An upset coin is produced during minting when the dies for the reverse and obverse of the coin are not aligned correctly. This may be because it was incorrectly installed in the press or it rotated during the production run of coins.
For Australian coins if you hold the reverse of the coin upright with a thumb and forefinger on the top and bottom edge you should be able to rotate the coin around to view the obverse which will be upright also. Australian coins are minted in what is known as ‘medal alignment’ -the back and front or heads and tails are both upright when viewed. Coins from other countries such as the USA for example mint their coins in what is known as ‘coin alignment’. This means if you hold the reverse of a ‘coin alignment coin’ (such an an American quarter) upright and rotate the coin around to view the obverse it will be upside down (in contrast to Australian coins).
A regular coin should have the Queen (or King) look at you straight on. During minting one of the dies might not be aligned correctly or might rotate during the production run. When turning the coin around, if a coin is an upset it will show the obverse (Queen’s side) facing anything but upright. She may be leaning over to the right 90 degrees (a 90 deg upset) or upside down (180 degree upset). You may find these upset errors in any number of degrees of the clockface.
If one side of the coin is only rotated a small amount, up to say 15 deg (or 1 o’clock) it won’t be considered an upset. This angle may be considered normal as there is a small allowance (tolerance) for slight angle movement in the struck coin. Pre-decimal coins may often have a slight degree of upset which is considered normal which is not so common in decimal coins.
During one production run of 2001 Centenary of Federation Dollars at the Royal Australian Mint in Canberra this error occurred. Collectors have found varying degrees of upset coins ranging the entire clockface from 1 degree to 359 degrees. In this case during only one production run the obverse die rotated throughout the run causing the varying degrees of upset.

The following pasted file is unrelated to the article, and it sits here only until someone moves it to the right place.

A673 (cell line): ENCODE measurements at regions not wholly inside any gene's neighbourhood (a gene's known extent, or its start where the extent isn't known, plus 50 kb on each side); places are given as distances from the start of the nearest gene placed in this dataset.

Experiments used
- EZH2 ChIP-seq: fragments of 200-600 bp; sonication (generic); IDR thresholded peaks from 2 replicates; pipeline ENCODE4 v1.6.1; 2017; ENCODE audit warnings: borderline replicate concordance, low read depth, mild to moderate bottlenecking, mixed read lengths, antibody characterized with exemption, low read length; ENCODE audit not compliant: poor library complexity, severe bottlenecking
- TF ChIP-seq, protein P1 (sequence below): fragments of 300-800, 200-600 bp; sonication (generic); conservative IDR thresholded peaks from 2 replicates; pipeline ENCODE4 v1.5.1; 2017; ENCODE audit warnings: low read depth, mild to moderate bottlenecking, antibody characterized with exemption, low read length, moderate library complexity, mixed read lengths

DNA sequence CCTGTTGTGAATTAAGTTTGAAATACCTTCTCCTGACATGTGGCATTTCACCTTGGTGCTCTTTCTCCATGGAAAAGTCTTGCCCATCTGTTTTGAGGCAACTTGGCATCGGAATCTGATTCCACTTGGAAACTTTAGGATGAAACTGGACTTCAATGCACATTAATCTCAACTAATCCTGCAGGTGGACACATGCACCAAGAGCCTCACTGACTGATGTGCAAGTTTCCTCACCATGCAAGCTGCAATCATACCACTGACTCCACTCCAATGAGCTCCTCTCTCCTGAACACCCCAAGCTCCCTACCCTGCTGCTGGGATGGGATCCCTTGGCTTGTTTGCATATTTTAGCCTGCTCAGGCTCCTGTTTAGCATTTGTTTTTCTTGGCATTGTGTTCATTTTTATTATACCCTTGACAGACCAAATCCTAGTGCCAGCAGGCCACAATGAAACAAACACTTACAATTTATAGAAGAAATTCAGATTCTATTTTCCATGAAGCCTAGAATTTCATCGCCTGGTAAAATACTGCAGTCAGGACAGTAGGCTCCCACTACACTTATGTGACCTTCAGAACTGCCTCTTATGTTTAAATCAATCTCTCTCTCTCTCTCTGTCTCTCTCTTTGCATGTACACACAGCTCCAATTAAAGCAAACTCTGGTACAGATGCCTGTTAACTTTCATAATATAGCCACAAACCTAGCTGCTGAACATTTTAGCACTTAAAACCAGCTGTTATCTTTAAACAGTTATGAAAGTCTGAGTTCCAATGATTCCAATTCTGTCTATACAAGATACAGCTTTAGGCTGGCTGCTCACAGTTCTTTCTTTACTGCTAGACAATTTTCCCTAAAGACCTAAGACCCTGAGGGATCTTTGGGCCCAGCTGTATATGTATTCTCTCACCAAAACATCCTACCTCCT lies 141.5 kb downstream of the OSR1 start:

Other significant decimal coins which can be found with a rotated die are 1966 5 cent, 1966 10 cent, 2001 platypus 20c and 2010 50 cent coins. Interestingly with the 50c rotation, because of the 12 sides it’s believed that one die was either incorrectly installed in the press or was hubbed rotated just one angle of alignment out, 30 degrees or one side.
An upset coin will demand a premium over it’s regular counterpart. The degree of upset will also determine how collectable it is. A Federation $1 upset pulled from circulation with a 90 degree angle may fetch $20 or more depending on it’s condition so it’s worth looking out for this error in your change. It is also a coin that is not impossible to find! These Federation upsets are the most common upset coins to find. Any other upset of another denomination or a pre-decimal upset with a high rotation will certainly command a higher premium as they are much less common.